Art can be a dirty business — especially when using chalk as the medium.
At Harrisburg Middle School high school art students from 10 schools Wednesday wore their medium on their faces, their limbs and their clothing.
They were competing in the 7th Annual Harrisburg Chalk Art Contest.
Caitlin Campbell, Cody Gifford, Sarah Mecum and Bethany Summerfield of Edwards County High School worked on a colorful rendition of Mount Rushmore.
"It has four faces and so we can do our own four styles to make it look like it's supposed to," Campbell said.
Chalk is a different beast than oil, ink or charcoal. Being a crushed powder, it is not naturally inclined to adhere to concrete.
"We use paintbrushes to smooth it out and pat it down so it doesn't fly away," Campbell said.
A team from Goreville was perhaps making a comment on the messy nature of art in an image of paint blobs dripped and oozing on a canvas. In spreading the chalk with a paint brush some of it piled on the curb and street below. The students incorporated the mess by outlining the spilled pile, filling it in and their chalk painting instantly had a three dimensional effect.
Joy Melendez, Alex McCoy and Emma Loye Frazure of Harrisburg High School were working on a hummingbird amongst flowers.
"The other day my mother saw hummingbirds out through the window and they were sucking at a whole bunch of different flowers that she had. She a really big gardener so that's kind of how we got our idea of a hummingbird and a whole bunch of different flowers around it. And we wanted it really, really bright," Frazure said.
Brightness of color makes chalk art effective on an overcast day, but it comes at a price. The brighter the color, the more chalk needs scraped onto the pavement.
"We're using tons of chalk. We're really running low right now," Melendez said.
"The blacks and whites go fast," McRoy said.
Hannah Robinson and Zach Perkins of Harrisburg High School were working on a large face of a woman with a tattoo on her cheek and water reflected in one eyeball and fire in the other.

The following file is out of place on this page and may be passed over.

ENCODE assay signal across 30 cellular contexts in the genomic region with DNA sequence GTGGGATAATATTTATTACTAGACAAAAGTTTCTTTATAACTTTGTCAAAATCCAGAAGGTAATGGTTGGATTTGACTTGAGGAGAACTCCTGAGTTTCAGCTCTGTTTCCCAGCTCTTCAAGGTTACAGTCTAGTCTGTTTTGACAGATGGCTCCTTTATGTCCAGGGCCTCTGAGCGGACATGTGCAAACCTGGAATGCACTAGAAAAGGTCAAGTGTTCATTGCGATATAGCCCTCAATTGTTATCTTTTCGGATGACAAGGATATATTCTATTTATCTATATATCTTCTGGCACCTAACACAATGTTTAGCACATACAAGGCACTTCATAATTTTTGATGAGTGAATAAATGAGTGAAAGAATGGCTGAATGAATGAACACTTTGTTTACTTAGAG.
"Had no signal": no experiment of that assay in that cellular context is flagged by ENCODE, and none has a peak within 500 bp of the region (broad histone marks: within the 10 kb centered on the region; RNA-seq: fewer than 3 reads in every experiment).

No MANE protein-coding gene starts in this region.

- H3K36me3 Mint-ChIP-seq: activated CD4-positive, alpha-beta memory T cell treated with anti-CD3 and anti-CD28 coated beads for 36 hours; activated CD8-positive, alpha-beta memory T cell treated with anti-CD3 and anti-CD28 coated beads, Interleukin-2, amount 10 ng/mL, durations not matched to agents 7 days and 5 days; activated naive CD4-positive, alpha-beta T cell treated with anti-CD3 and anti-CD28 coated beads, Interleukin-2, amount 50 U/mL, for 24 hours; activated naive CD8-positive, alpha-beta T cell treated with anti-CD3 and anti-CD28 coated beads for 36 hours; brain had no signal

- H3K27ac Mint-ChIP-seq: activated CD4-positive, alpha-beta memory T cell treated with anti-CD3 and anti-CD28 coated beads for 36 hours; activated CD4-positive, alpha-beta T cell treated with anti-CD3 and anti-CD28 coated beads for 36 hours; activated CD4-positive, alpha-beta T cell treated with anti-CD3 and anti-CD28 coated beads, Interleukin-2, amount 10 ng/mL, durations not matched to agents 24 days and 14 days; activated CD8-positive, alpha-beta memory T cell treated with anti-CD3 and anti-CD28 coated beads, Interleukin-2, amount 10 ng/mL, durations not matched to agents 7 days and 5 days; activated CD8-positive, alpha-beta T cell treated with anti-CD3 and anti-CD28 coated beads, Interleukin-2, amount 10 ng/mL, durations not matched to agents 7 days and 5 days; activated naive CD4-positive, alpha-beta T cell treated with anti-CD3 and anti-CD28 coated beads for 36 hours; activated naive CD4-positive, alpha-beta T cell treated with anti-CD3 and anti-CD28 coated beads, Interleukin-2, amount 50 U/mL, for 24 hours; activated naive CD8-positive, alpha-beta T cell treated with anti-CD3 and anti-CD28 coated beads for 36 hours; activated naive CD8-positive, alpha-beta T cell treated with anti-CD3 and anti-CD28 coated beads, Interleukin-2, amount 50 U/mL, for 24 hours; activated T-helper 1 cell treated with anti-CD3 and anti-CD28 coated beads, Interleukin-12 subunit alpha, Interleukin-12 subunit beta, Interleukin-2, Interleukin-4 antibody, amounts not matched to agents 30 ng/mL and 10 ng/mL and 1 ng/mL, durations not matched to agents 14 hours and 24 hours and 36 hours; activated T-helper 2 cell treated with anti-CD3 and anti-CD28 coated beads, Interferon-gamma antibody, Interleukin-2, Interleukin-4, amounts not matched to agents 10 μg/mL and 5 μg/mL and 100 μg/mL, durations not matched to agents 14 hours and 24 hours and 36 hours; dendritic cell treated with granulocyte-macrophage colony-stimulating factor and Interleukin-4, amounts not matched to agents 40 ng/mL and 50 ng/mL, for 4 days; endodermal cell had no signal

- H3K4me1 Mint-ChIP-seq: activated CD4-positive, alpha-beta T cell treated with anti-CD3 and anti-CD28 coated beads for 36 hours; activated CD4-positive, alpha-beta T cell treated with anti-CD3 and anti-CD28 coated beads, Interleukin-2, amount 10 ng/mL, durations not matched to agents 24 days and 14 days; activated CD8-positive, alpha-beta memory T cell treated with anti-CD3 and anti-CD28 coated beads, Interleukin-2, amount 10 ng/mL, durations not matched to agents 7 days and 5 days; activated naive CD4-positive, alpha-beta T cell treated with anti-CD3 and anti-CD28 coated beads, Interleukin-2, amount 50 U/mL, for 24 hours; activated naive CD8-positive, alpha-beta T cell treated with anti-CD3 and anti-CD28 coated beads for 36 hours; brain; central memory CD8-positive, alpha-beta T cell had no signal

"It's just a girl, on fire," Robinson said.
"It's like there is good and evil in her eyes," Perkins said.
Robinson was not impressed with chalk as a medium, saying it's hard to blend the colors together, the chalk dust blows and the dust gathers in unintended places. Water in spray bottles, gloves and paper towels were at all work stations, but by lunchtime, most had given up on tidiness and chalk was freely wiped from hands onto jeans and shirts.
Page 2 of 2 - HHS art teacher Sara DeNeal said for the past two years she has been carrying on the 7-year chalk art contest begun by former teacher Kyle Coffman.
She sends about 20 invitations to Southern Illinois schools and about 10 schools participate annually. This year Vienna, Anna-Jonesboro, Edwards County, Galatia, Goreville, Carrier Mills, Cobden, Carmi and Pope County participated in 43 teams this year. The teams' work is judged on creativity and use of the media. There were trophies for first place, second, third and teacher's choice.
DeNeal expected that after the first rain — which came later that night — the artwork would be for the most part washed away.
"The darker colors, reds and blacks, can stay fairly well. The light colors, yellows and whites, wash away after the first rain," DeNeal said.
At the end of the day the winners were:
3rd place — Harrisburg High School with "Hummingbird" by Emma Loye, Joy Melendez and Alex McRoy.
2nd place — Carmi High School with "Pac-Man Maze" by JoBeth Blake, Samantha Murphy, Dylan Kuykendall and Cheyenne Mann.
1st place — Edwards County High School with "Mt. Rushmore" by Sarah Mecum, Cody Gifford, Bethany Summerfield and Caitlin Campbell.
Teacher's Choice — Vienna High School with "Woman's Portrait" by Shelby Lineweaver, Natalie Chambliss and Mariah Nesler.